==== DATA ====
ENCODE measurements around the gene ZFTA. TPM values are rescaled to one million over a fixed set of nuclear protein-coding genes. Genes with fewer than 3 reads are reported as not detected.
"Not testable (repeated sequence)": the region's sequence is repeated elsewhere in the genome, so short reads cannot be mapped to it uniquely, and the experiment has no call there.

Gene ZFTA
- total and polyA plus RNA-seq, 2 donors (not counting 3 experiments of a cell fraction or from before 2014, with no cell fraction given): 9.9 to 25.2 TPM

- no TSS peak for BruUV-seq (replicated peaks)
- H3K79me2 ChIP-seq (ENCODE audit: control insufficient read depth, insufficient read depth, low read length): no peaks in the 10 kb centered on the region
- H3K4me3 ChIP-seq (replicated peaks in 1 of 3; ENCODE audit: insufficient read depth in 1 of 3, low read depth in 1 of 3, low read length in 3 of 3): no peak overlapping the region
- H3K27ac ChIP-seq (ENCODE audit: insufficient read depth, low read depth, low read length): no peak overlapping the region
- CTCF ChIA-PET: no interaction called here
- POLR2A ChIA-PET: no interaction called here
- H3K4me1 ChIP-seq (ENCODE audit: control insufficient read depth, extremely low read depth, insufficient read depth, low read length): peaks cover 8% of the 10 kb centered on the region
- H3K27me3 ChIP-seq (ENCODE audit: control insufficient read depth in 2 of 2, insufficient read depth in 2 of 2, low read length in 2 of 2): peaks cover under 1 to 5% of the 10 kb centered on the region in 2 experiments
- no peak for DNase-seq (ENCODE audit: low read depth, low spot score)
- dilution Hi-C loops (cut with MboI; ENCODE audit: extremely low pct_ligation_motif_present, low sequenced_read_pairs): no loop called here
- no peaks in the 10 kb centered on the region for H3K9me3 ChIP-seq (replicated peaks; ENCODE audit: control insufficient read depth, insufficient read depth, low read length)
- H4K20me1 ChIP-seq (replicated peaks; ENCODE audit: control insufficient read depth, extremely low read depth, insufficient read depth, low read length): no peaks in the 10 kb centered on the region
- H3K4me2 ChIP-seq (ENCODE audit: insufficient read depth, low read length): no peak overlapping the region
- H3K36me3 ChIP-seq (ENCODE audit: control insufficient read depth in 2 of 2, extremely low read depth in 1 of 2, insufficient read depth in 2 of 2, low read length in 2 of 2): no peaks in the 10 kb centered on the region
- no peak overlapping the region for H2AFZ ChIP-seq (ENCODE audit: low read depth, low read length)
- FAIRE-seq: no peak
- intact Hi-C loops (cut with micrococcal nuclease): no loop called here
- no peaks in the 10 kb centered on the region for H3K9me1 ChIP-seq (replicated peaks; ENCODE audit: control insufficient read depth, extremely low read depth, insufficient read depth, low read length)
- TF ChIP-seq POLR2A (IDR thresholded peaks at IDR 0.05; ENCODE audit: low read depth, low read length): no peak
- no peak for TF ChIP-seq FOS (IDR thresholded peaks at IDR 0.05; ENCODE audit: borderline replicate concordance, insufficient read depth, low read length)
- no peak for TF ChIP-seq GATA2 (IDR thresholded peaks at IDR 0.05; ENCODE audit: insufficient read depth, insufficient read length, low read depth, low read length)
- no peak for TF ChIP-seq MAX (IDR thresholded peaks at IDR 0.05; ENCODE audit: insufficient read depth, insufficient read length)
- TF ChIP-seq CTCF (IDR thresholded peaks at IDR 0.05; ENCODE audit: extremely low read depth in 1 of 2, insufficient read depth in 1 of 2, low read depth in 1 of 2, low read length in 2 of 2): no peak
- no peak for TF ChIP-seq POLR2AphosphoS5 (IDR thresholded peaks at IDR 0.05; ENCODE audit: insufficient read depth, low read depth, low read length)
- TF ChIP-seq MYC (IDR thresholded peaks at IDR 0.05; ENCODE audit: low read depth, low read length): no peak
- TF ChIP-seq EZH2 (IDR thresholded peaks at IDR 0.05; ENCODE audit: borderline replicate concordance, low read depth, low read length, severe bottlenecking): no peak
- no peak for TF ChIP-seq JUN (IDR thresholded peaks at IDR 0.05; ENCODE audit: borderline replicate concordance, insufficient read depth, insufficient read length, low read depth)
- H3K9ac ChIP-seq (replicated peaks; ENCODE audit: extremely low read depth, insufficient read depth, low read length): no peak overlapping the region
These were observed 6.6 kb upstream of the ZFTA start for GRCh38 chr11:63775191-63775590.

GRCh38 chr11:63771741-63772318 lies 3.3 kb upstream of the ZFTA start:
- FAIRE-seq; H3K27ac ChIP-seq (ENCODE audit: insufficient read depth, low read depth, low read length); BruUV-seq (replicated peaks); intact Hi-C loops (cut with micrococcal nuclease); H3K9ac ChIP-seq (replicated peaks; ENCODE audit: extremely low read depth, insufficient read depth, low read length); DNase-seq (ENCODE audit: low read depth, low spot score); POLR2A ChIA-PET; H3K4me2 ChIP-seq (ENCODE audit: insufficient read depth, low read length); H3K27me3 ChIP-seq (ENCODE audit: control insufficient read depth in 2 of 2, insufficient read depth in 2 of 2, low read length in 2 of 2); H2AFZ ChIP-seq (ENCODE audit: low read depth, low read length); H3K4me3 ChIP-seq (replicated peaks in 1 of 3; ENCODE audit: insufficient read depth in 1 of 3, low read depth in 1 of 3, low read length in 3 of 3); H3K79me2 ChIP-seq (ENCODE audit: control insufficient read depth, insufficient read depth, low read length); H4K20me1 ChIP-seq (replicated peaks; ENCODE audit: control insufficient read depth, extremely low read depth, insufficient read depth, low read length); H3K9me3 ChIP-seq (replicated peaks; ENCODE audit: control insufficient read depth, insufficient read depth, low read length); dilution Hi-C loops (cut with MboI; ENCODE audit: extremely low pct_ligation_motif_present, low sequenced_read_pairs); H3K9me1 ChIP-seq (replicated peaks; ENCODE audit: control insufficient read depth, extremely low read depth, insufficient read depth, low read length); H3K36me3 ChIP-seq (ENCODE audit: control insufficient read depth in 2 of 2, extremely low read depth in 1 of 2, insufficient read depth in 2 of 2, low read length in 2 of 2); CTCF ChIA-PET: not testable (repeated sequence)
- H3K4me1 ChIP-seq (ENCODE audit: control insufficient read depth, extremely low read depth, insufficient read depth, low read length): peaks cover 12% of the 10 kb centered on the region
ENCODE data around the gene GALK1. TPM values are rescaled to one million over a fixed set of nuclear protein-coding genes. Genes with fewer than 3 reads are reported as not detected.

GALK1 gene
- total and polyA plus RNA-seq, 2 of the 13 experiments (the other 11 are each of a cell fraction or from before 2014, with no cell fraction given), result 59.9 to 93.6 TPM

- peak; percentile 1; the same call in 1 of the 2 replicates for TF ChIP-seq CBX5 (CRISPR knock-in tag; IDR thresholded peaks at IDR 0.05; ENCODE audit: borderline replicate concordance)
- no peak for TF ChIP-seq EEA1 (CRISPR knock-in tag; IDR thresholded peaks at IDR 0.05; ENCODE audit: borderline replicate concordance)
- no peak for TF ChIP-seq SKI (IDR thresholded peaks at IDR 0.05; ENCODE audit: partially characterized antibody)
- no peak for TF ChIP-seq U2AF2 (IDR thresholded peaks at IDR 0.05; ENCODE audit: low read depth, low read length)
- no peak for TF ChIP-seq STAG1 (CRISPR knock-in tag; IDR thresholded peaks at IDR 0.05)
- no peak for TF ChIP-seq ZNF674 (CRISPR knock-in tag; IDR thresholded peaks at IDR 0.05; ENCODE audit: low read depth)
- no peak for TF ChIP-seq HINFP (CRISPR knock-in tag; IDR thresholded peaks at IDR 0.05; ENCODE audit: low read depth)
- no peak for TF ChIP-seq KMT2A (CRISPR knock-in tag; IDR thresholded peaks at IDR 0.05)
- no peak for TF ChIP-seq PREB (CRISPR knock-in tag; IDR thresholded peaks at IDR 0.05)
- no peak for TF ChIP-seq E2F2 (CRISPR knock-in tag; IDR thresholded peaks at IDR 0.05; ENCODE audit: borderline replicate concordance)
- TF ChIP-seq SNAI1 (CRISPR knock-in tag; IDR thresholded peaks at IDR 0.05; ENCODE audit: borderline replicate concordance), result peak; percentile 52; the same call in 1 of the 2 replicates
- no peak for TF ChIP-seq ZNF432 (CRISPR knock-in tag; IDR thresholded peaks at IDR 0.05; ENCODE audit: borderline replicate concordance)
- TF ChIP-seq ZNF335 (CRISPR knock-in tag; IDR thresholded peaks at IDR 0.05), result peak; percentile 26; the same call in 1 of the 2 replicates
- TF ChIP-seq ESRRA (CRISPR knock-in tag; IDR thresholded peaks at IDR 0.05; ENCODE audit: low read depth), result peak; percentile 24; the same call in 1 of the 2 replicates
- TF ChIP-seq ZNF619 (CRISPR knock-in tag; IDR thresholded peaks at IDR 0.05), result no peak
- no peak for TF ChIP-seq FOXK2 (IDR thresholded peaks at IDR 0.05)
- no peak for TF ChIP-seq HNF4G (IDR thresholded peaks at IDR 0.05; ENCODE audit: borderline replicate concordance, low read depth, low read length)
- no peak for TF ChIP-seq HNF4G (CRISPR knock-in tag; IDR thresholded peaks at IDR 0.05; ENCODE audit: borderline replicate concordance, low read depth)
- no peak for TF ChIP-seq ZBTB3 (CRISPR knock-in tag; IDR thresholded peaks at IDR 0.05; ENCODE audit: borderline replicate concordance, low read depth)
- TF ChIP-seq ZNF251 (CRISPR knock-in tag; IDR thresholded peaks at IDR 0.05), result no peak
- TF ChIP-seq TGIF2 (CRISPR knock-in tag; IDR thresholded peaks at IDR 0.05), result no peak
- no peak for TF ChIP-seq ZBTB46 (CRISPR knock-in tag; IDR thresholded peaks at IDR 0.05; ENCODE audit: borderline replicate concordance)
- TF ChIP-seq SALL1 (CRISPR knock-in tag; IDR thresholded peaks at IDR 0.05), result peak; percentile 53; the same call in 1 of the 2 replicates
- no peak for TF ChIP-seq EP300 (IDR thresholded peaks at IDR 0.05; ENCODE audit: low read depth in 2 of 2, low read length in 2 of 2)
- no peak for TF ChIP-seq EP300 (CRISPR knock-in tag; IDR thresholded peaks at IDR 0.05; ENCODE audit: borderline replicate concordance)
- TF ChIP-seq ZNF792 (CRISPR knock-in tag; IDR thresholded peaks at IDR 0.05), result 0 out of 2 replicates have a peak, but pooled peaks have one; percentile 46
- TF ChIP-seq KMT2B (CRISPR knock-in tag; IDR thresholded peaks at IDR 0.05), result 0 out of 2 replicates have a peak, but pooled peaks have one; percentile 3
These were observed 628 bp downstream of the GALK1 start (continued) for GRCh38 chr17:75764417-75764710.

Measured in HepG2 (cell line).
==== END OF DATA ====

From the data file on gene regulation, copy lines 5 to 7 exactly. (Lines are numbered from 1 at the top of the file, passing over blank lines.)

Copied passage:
- no TSS peak for BruUV-seq (replicated peaks)
- H3K79me2 ChIP-seq (ENCODE audit: control insufficient read depth, insufficient read depth, low read length): no peaks in the 10 kb centered on the region
- H3K4me3 ChIP-seq (replicated peaks in 1 of 3; ENCODE audit: insufficient read depth in 1 of 3, low read depth in 1 of 3, low read length in 3 of 3): no peak overlapping the region